If you're ready to learn to ski, can you get by with just one ski lesson?
Ski lessons are an important way for anyone to learn to ski, but as an adult, could you take one lesson to learn the basics and then practice the basics on your own from that point forward.
While ski lessons are very helpful, they are not cheap. So taking a lesson to get expert advice to get you started makes sense.
But taking a number of lessons would add up quickly in costs, especially if you go for private lessons.
Plus adults can get pointers and advice from their friends along the way.
So is it a good idea to book just one lesson and then start skiing from that point?
Everyone learns differently, so it depends on you
In the grand scheme of learning to ski, there's a pretty wide range of outcomes.
Some folks pick it up really quickly, especially if they're athletic and have easily transferrable experience from leg-focused sports (like rollerblading, ice skating, soccer, and dance). Some people need a lot more time to get used to the new sensations.
Some of the athletic folks rely on their athleticism and never master the fundamentals. And some of the folks slower to progress really nail the technique and it takes them longer to gain the confidence.
But generally speaking, the majority of adults need a full day or two of coaching to really become confident controlling their speed and direction on green terrain.
After that, there's a lot you can learn on your own. That includes good and bad habits, so be mindful.
Then of course there's the issue of teaching a loved one or friend how to ski can be difficult given the intricacies of being able to tell someone else "what to do". Some people manage to pull it off, but others get frustrated and it can end up in a fight on the slope.
Your first lesson can be exhausting
If you think you're going to go big on one lesson and spend all day skiing to get the basics in, you might be over estimating your body's ability to handle skiing for the first time.
Most new skiers tend to get really exhausted after the first day because they use so many muscles that they don't need in every day life.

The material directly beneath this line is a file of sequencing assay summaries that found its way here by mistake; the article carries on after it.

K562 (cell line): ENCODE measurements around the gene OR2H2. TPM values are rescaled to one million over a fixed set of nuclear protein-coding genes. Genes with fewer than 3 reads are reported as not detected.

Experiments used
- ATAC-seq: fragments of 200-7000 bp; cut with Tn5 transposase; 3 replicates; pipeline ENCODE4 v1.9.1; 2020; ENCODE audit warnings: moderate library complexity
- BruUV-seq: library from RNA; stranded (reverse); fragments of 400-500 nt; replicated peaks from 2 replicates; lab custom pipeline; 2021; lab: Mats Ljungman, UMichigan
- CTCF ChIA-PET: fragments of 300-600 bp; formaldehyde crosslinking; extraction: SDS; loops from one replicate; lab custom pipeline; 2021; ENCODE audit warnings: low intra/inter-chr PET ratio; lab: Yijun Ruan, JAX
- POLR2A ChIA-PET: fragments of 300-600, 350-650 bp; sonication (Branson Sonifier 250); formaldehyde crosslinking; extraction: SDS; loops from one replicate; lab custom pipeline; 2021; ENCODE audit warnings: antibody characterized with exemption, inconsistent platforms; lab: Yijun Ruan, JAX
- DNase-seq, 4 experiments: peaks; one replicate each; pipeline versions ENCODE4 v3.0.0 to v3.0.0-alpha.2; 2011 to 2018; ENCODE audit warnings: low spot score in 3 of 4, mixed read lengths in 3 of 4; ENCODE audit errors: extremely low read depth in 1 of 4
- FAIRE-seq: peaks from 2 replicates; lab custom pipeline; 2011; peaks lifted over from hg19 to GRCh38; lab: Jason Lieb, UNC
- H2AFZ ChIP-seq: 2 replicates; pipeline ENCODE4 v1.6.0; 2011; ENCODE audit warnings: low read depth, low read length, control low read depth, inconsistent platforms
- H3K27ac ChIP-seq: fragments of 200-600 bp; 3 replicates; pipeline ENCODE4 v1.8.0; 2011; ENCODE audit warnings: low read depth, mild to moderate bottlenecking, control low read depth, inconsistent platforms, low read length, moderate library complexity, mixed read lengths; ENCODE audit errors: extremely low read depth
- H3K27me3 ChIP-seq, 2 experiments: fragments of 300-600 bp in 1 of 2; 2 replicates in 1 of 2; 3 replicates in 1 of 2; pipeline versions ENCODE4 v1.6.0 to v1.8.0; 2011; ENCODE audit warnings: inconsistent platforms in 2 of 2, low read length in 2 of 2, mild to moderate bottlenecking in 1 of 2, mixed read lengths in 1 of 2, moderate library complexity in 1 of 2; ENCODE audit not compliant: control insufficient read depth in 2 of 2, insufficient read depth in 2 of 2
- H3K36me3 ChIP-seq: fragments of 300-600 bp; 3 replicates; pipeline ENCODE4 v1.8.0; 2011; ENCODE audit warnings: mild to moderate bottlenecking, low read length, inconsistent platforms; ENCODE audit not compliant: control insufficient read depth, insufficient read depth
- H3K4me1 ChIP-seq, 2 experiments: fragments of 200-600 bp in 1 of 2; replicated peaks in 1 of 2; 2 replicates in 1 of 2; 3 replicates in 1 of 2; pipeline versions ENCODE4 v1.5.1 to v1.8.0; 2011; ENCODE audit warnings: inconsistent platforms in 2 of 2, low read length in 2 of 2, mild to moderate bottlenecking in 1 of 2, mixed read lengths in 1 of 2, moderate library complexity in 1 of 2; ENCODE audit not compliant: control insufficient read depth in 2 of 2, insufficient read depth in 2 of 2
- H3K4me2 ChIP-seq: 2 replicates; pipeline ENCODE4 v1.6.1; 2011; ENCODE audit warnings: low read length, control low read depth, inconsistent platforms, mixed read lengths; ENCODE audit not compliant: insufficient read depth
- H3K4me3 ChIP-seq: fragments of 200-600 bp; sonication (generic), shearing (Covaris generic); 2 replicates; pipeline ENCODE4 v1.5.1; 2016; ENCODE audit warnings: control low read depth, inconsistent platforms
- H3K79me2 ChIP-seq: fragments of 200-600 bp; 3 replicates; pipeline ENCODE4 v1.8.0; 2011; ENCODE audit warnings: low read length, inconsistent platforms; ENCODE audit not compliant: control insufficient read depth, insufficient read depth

This leads to them getting fatigued pretty quickly, which can often limit how much you can really learn in a day.
Lessons are a long term investment
There's no denying that ski lessons aren't cheap, but skiing can become a lifelong hobby.
All new skiers get frustrated being relegated to the bunny hill on the boring slopes and struggle with the basics.
If you're serious about learning to ski, taking the time (and money) to get ski lessons early on can be really worthwhile down the line as you ski year over year.
Group lessons may not offer enough in one lesson
Most people book group lessons because they're significantly cheaper than a private lesson, but the amount of instruction you can get in group lessons can vary wildly.
In a perfect world with unlimited money, a private lesson would provide the perfect individual guidance, but the price tag is too much for many.
The good news is most of the top mountains have great instructors that are held to high standards to ensure group lessons can provide everyone in the class a proper level of instruction.
Friends may not be the best teacher
Another possible issue with taking one lesson and then relying on someone you know to figure out the rest is friends, lovers, or family may not be the best teachers.
Usually both people get frustrated and it's usually because you (as the instructor) think your explaining something really clearly and they just need to do it already (and get on to the blues). And they think you are being really confusing and not letting them express their fears.
Skiing is a skill based sport, and one lesson will be a definite challenge to rely on as the only sense of guidance.
It's certainly possible to be able to take one lesson and then be able to rely on it to learn to ski on your own and figure out the rest, but most ski instructors seem to think it's unlikely.
There are lots of factors that can affect how (un)likely a one lesson approach could be including athleticism, natural learning ability, transferable skills from another sport, confidence/bravery, perseverance if it something doesn’t work immediately, how happy they are potentially getting a bit cold or wet while learning, etc.
You need to think about what you actually want in the end. Although additional lessons will cost more, it would be a worthwhile investment if the person actually wants to get into the sport and if you want that person to be able to ride with you some day.
It’s hard to teach yourself if you don’t know what you don’t know, and they could plateau quickly once she they hit a certain level.
If at all possible, I would recommend a few additional lessons to get more comfortable and going it alone. It will benefit you in the end as you'll be safer and be able to ski sooner, making trips fun rather than potentially having to do your own thing once you get onto the mountain.